Adam Barker had emptied the house of much of his portable personal belongings, including his clothes and passport. The Mail understands that his financial affairs had been carefully put in order. His family were asked to dispose of his car, a VW Golf.

Since then Adam has, to all intents and purposes, vanished from the face of the earth.

None of his debit or credit cards has been used, nor have any calls been made on his mobile phone. Calls to it are met with a recorded request to leave a text message.

These are basic rules for anyone on the run and police believe he may have sought professional advice from security or private investigation experts on how to disappear.

With a passport and ready cash, Barker could have passed unnoticed through a ferry terminal on his way to the Continent. Police suspect he may well have considerable funds held in offshore accounts.

It is to Barker's advantage that he is a loner, happy with his own company.

But he is also an actor, used to playing a part. Detectives believe that he could well have changed not only his appearance, which is so like a younger version of his father, but also his identity.

Bob Moffatt, a former detective superintendent in the Metropolitan Police's murder squad and an expert in tracking fugitives, said that the delay in analysing Adam Barker's computer had given the actor plenty of time to plan his escape.

'With the right amount of warning, you can get good advice from friends, associates or even professionals about what to do with your money, where to buy property, and how to make contact with loved ones without coming to the attention of the authorities,' he says.

'Someone planning to go on the run would normally consider how to retain their assets, how to move money to offshore accounts which cannot be traced easily by the police, and choose a country to live in which has non-existent or difficult extradition procedures.

'Then it is a question of keeping your head down and waiting for the hue and cry back home to abate.' But Mr Moffatt is convinced Barker will eventually surface.

'A life on the run is not a happy one,' he said. 'You are constantly looking over your shoulder.

'History has shown us that most fugitives turn up sooner or later. The Great Train Robbers - Ronnie Biggs, Bruce Reynolds and Buster Edwards - all re-emerged after going on the run, as did the disgraced politician John Stonehouse and the murderer Kenneth Noye.

'Barker may have it in his mind that if he returns in a few years' time, the police could decide it is no longer in the public interest to prosecute him.'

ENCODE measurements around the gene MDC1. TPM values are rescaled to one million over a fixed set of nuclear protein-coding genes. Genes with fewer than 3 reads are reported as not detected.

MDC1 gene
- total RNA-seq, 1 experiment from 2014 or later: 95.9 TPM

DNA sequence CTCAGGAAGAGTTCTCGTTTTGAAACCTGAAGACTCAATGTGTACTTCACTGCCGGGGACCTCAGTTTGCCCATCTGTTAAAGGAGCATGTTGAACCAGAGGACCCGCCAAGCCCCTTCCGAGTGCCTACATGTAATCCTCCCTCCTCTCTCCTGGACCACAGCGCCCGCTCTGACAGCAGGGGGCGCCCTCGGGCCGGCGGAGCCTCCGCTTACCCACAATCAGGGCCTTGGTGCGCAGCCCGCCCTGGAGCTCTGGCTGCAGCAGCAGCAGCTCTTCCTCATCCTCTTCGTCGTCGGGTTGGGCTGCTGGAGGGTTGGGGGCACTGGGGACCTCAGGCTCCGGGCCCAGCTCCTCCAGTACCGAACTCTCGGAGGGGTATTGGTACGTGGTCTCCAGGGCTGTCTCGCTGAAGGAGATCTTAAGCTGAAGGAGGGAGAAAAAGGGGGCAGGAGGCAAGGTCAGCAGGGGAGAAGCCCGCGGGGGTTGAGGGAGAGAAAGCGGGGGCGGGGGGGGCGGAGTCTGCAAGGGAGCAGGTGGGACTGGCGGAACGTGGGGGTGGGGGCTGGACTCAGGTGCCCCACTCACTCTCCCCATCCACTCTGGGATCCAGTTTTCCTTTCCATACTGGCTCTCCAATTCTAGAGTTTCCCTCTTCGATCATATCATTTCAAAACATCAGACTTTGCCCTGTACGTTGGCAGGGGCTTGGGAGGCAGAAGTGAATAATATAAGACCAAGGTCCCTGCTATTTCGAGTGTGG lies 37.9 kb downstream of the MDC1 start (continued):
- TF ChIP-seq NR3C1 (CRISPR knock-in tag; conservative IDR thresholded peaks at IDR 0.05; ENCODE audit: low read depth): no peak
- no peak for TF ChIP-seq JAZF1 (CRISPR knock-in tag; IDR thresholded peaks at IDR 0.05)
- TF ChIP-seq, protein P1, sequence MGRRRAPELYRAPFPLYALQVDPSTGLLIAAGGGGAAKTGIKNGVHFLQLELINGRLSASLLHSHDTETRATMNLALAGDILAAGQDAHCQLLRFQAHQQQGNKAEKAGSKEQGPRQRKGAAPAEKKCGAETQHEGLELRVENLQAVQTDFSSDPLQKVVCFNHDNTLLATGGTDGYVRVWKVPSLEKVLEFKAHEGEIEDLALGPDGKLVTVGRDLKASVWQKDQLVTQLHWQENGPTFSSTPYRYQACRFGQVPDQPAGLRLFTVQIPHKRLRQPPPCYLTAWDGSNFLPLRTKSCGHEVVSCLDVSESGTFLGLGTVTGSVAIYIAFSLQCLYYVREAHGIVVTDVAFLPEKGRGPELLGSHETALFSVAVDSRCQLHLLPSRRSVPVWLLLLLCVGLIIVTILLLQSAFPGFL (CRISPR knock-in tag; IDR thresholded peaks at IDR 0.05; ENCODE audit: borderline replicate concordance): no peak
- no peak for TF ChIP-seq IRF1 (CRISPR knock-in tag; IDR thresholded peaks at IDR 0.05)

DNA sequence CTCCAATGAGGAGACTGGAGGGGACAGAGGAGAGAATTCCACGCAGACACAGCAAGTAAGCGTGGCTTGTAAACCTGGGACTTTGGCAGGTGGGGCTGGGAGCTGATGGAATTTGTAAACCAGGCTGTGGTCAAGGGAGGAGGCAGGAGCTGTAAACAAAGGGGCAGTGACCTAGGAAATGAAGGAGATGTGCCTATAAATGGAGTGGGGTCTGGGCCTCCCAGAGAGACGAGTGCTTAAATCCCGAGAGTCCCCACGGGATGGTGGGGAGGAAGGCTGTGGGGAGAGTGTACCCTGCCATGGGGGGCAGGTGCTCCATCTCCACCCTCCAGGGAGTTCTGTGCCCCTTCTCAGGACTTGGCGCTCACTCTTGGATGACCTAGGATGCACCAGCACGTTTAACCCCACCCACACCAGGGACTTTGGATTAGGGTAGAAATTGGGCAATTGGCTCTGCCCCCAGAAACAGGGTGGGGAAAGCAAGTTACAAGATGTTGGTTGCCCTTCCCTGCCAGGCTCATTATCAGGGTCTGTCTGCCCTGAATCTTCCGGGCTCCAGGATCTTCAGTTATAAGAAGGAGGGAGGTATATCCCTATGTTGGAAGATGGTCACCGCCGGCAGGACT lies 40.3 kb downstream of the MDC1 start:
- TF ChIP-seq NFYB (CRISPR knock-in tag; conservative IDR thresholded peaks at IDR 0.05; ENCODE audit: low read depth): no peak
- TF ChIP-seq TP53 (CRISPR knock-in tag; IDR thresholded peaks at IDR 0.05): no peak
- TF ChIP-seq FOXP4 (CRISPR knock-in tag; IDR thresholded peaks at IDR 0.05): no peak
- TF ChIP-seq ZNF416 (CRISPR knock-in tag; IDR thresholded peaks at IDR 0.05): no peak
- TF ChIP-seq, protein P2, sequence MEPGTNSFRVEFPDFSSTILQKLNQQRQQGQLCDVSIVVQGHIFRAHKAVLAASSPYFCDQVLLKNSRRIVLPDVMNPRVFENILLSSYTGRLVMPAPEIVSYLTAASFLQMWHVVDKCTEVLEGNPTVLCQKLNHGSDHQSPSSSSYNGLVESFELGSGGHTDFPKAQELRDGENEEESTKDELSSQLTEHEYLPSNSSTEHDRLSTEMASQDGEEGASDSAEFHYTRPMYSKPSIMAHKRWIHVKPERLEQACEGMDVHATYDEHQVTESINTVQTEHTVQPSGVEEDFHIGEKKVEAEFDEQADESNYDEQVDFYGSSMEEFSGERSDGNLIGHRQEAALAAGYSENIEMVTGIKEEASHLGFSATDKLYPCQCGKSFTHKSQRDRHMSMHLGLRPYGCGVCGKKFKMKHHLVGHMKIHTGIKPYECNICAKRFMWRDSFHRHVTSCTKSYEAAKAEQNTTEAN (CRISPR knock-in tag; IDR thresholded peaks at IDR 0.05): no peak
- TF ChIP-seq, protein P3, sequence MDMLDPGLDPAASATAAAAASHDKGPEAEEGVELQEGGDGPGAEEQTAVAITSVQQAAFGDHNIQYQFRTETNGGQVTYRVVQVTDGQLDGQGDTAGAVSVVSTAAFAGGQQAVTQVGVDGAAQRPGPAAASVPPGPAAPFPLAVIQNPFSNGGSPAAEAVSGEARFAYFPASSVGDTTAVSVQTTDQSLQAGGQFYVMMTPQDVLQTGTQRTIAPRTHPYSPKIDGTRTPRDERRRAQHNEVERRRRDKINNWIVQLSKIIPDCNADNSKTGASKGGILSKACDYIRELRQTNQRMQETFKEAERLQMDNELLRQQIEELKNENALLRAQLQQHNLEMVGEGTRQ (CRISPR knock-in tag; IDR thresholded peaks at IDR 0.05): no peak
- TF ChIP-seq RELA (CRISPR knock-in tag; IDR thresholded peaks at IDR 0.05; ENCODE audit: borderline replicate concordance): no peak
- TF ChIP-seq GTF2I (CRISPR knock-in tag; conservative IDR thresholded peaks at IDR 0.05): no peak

So where is he? Without any hard clues, police inquiries have turned towards France, where an extradition warrant is already in place.

Barker spoke fluent French and is believed to have been a frequent visitor to Paris. What is more, his brother Larry's new home and their parents' holiday home are only a few miles apart in the south-west of the country.

This week, the extremely frail looking comedian, who has lived for the past 20 years in a Cotswolds village, was supervising the unloading of furniture at the holiday house near Cognac. His daughter was also believed to be with him.

A friend of the family told the Mail: 'Ronnie was devastated by the disappearance of Adam.

It shattered him physically and emotionally and I think that has contributed to his ill health. He is suffering from heart trouble.

'The family says they have had absolutely no contact at all with Adam. That is even the word from those closest to him.

'I do know that the police have been in contact with the family again recently. I don't know if there was something specific but I was told it was not just because the first anniversary of the disappearance was coming up.'

Intriguingly, local people have reported seeing a British man of distinctive appearance, answering the description of Adam Barker, in the area of the Barker family's French homes up until a few weeks ago. And a child porn site has recently appeared in France, hosted by someone calling themselves Adam Barker.

Two red herrings - or proof that the fugitive has gone to ground in wine country? In truth, he could be anywhere in the world.

So far he has been lucky, but for how long is Adam Barker prepared to play his hardest role yet?